Training The Hand Workshop: Requirements and Documents to Enter Canada
Requirements to Enter into Canada. Entry into Canada is solely determined by Canada Border Services Agency (CBSA) officials in accordance with Canadian law. We have had students that have had difficulties and have even been denied entry into Canada.
The Canadian requirements for entry are:
Must have the necessary travel documentation (Passport) to enter.
Be in good health.
Have no felony criminal convictions or immigration related convictions
If asked, they must satisfy an immigration officer of ties to their country of origin, such as a job, home, and family.
If asked, they must also satisfy the officer that they will leave Canada at the end of their visit.
Must have sufficient money for their stay.
All items belonging to an individual, including the vehicle the individual may be traveling in, are subject to search by the CBSA.
Necessary Travel Documents. All persons entering Canada are required to possess the requisite documentation to enter Canada and must also meet the requirements for re-entering their home country at the end of their visit. Our recommendation is to travel on a passport as this is the method which causes the least hassle when crossing into Canada and back into the U.S. (for U.S. citizens). Below are excerpts from the US and Canadian Border Protections Services website for proper travel documents:
A. US citizens entering Canada. If you are a U.S. citizen or permanent U.S. resident, you must carry proof of citizenship such as a passport, birth certificate, a certificate of citizenship or naturalization, a U.S. Permanent Resident Card, or a Certificate of Indian Status along with photo identification. Americans are not required to have a visa for entry into Canada. For more information go to http://www.cbsa-asfc.gc.ca/travel-voyage/ivc-rnc-eng.html. Note: Our experience is traveling on a passport is the easiest and best document to use.
B. US Citizens returning from Canada. Documents required for U.S. citizens and permanent U.S. residents returning from visiting Canada are a U.S. Passport; Trusted Traveler Program card (NEXUS, SENTRI or FAST); U.S. Military identification card when traveling on official orders; U.S. Merchant Mariner document when traveling in conjunction with official maritime business.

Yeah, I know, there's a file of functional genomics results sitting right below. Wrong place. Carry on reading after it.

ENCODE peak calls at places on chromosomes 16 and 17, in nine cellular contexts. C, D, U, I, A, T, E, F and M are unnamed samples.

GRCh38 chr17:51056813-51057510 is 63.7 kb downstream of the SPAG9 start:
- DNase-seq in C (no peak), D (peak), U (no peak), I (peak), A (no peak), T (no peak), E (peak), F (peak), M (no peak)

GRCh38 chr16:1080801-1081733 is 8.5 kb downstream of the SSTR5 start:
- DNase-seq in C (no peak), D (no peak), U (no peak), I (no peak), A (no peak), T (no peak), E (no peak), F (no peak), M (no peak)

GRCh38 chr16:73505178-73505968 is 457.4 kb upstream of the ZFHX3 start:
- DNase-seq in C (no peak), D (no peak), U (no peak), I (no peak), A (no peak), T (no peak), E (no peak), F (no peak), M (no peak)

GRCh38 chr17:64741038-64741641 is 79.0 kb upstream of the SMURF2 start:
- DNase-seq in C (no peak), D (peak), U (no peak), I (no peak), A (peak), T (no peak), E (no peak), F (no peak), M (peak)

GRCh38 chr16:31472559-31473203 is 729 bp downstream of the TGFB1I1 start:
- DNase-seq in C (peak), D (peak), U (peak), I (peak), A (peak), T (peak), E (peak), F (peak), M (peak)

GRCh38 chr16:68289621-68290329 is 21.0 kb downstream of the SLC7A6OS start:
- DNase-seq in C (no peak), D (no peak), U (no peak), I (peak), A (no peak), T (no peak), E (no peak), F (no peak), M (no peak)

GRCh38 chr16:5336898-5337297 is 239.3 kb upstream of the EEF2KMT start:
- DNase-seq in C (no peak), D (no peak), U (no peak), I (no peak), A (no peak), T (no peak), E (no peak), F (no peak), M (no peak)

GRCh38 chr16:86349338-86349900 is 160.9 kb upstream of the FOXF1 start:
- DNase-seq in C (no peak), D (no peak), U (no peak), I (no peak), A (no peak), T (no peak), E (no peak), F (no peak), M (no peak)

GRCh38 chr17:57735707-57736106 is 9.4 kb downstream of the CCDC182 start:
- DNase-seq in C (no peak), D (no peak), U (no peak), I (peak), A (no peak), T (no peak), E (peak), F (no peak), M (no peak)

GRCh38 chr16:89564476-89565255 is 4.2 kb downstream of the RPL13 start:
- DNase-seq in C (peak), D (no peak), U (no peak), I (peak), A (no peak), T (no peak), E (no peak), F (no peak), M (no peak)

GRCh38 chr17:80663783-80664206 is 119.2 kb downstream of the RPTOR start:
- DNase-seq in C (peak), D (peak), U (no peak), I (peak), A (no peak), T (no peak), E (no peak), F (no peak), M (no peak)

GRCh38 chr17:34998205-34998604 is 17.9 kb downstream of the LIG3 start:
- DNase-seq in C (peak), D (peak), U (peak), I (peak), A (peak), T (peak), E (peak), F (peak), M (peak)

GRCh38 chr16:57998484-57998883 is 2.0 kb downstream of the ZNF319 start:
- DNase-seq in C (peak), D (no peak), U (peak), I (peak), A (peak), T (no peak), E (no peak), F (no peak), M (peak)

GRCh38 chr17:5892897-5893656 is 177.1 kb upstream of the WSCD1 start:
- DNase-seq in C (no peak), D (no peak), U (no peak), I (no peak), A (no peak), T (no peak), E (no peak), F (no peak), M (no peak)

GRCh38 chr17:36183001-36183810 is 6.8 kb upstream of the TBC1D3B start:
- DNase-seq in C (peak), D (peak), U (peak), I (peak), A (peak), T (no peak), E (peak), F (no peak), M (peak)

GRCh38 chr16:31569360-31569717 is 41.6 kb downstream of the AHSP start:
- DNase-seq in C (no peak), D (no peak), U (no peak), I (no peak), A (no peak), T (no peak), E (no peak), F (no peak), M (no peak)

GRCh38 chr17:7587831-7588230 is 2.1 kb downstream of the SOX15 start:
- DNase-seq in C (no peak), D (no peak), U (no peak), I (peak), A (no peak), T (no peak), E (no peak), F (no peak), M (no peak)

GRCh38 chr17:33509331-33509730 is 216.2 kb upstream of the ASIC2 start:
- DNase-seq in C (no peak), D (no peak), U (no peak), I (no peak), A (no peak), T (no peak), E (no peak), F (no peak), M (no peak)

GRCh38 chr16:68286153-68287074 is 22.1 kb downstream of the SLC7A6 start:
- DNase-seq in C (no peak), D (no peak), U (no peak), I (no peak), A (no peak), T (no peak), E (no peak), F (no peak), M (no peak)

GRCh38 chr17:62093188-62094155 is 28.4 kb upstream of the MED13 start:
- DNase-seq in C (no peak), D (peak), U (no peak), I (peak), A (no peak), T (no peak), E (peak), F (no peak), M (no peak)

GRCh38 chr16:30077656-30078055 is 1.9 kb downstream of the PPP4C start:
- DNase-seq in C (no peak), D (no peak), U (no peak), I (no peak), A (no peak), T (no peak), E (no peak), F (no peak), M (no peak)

C. Non-US Citizens. Most travelers to Canada need a visa or an Electronic Travel Authorization (eTA) to fly to, or transit through, a Canadian airport (U.S. citizens are exempt from this requirement). If you do not have the proper documents, such as an eTA or visa, you may be delayed or prevented from boarding your flight to Canada. What you need depends on:
1) The type of travel document you will travel with;
2) The country that issued your travel document;
3) Your nationality; and
4) How you will travel to Canada.
To find out what you specifically need to travel to Canada, go to this website: http://www.cic.gc.ca/english/visit/visas.asp
A. General. Non-Canadian citizens that have a conviction on their criminal record that is a felony in Canada may not be permitted entry into Canada, even if the conviction happened numerous years ago. The biggest issue related to this that we have faced with our students is related to driving while under the influence of alcohol or drugs (DUI/DWI). If you are a U.S. citizen with a DUI/DWI conviction on your record, even if was reduced by the judge, you have a good chance of being denied entry into Canada. The Canadian border agents have full access to all the US FBI criminal records and all the state Department of Motor Vehicle databases in the United States, so any U.S. citizen who has been convicted of a crime will very likely be flagged at the border.
B. Options. There are two ways to travel to Canada with felony charges or convictions appearing on your criminal record. The first option is a Canada Temporary Resident Permit, which is a document that enables a visitor with a criminal record to enter Canada for a limited amount of time. The second option is Criminal Rehabilitation, which is Canada's permanent solution for criminally inadmissible foreign nationals. Once an individual has been granted Canadian Criminal Rehabilitation, their inadmissibility problem will be fixed forever, and they can be permitted to cross the border freely again. For more information we recommend this website: http://www.canadaduientrylaw.com/